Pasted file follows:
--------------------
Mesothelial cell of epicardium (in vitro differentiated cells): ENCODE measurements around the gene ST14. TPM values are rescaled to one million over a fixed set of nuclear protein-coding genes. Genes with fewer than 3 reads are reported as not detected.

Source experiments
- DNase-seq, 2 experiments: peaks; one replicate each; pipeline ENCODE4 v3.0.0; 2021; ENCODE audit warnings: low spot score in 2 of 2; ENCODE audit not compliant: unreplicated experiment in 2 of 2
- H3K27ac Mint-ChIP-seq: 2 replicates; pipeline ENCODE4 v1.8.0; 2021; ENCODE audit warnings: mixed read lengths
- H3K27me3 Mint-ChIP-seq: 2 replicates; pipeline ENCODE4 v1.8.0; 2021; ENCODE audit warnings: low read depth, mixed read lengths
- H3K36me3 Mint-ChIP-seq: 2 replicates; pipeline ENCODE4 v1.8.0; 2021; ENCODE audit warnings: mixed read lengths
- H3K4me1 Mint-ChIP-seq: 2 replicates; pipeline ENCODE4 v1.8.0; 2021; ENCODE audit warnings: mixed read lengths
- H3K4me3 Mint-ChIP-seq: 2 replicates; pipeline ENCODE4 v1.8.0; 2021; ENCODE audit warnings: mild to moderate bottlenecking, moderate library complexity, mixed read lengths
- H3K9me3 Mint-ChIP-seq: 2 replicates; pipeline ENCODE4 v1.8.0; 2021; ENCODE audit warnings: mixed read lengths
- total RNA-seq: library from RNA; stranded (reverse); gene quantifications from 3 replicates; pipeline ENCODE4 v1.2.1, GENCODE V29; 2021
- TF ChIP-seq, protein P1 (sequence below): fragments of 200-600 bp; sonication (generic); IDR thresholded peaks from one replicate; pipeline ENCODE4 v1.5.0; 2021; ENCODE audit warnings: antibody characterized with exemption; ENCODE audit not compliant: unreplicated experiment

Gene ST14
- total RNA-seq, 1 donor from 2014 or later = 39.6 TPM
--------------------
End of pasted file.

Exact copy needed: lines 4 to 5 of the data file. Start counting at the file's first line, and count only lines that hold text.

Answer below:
- H3K27ac Mint-ChIP-seq: 2 replicates; pipeline ENCODE4 v1.8.0; 2021; ENCODE audit warnings: mixed read lengths
- H3K27me3 Mint-ChIP-seq: 2 replicates; pipeline ENCODE4 v1.8.0; 2021; ENCODE audit warnings: low read depth, mixed read lengths